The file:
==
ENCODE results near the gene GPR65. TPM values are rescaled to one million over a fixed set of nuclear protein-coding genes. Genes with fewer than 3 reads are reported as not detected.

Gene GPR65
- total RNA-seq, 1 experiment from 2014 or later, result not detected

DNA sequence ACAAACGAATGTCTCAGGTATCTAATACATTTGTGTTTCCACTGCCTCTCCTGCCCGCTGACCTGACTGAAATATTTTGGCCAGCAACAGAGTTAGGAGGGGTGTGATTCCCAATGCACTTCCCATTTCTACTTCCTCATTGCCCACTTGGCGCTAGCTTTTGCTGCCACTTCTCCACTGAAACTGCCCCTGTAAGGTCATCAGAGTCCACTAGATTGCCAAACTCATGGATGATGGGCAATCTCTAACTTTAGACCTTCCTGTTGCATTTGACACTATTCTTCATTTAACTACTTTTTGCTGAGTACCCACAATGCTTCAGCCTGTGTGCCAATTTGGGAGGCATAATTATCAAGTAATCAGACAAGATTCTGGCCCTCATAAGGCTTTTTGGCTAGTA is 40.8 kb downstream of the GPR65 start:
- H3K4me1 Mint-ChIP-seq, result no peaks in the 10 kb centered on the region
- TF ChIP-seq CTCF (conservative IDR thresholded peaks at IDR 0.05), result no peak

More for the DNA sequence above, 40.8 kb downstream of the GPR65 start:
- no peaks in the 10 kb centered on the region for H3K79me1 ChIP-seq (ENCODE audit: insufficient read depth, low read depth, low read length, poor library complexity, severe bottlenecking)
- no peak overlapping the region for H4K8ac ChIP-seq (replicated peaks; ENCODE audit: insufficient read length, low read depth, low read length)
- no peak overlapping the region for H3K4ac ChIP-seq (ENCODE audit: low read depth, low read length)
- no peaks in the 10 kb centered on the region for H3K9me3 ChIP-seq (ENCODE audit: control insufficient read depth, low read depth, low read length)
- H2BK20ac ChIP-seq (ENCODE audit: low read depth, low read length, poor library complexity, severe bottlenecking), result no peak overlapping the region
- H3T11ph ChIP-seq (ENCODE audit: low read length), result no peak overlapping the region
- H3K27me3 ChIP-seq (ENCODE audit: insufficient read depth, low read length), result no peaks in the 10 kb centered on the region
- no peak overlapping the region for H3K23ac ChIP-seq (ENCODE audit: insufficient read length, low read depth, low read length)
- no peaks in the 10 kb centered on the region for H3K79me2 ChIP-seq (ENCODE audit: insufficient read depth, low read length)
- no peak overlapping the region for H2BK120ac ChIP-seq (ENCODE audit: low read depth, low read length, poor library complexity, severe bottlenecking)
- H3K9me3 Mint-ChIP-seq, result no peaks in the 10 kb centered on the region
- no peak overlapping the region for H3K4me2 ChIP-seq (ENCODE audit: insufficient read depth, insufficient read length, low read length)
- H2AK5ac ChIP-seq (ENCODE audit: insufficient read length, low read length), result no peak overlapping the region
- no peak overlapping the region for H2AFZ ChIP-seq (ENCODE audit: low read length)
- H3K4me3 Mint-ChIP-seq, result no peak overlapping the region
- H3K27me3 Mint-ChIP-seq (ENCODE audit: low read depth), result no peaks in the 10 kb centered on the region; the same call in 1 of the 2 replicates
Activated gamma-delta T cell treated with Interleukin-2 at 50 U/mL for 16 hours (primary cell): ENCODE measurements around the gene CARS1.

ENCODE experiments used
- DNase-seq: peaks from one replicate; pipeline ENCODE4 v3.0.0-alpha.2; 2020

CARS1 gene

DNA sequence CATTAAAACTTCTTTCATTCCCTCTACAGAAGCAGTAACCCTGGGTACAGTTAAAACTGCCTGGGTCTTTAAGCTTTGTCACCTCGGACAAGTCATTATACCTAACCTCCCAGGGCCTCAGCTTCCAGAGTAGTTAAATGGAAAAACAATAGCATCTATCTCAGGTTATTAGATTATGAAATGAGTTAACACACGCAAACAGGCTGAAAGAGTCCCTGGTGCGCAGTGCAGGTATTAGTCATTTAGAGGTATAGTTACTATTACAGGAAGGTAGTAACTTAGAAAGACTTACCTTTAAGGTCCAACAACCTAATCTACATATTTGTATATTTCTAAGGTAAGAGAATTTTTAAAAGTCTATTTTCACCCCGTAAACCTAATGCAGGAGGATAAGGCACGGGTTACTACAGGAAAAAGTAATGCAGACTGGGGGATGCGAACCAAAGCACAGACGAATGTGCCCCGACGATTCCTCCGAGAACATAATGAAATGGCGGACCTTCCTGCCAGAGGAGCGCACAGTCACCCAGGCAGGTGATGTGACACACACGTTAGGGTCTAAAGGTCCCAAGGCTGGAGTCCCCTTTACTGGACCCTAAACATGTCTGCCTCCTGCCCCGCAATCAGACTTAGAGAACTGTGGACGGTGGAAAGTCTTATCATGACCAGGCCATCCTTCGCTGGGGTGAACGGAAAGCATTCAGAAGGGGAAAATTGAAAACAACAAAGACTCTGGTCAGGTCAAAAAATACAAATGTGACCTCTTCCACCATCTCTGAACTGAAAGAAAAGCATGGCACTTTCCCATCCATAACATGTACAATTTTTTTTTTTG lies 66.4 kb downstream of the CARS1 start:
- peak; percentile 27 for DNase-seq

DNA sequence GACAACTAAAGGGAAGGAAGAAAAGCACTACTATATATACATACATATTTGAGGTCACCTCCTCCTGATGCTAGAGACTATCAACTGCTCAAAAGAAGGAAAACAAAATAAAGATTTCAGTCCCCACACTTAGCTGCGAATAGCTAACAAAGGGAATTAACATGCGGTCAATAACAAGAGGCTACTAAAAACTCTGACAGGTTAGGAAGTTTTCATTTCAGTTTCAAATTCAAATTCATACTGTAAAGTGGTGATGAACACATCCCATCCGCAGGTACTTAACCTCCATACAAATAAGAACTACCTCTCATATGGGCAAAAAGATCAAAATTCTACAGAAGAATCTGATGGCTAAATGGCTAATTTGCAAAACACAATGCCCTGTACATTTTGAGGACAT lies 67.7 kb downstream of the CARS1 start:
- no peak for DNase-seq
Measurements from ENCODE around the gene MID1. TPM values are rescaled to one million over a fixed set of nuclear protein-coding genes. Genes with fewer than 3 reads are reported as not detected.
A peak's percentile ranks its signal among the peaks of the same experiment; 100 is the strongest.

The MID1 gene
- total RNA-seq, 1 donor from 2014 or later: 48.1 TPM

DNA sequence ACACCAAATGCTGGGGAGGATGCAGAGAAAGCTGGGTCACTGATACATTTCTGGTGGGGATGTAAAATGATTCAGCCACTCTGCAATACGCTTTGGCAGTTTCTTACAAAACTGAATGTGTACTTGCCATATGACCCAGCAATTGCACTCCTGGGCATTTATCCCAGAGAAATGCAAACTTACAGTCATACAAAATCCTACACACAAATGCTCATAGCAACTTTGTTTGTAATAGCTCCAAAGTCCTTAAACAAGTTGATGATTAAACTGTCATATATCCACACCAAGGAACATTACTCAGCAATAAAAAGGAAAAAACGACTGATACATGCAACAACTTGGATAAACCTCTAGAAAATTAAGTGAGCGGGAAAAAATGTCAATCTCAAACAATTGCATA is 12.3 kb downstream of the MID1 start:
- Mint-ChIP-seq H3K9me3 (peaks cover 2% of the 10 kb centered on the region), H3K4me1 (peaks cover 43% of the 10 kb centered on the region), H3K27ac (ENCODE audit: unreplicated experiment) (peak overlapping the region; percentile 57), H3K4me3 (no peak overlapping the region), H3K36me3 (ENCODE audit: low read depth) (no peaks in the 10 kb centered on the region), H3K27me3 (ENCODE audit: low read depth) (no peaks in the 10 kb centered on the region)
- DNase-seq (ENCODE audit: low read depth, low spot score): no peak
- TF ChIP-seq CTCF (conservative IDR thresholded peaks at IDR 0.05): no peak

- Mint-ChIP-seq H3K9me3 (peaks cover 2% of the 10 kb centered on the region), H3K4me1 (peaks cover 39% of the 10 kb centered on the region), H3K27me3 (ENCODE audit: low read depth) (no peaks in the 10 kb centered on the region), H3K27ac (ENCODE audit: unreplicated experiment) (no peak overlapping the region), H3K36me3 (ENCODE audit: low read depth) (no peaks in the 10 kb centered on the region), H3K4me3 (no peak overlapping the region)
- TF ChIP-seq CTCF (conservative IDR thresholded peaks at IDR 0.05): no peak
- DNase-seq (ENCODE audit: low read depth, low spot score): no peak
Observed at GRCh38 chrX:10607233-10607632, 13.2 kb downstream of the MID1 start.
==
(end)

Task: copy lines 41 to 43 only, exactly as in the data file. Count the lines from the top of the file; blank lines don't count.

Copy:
- TF ChIP-seq CTCF (conservative IDR thresholded peaks at IDR 0.05): no peak
- DNase-seq (ENCODE audit: low read depth, low spot score): no peak
Observed at GRCh38 chrX:10607233-10607632, 13.2 kb downstream of the MID1 start.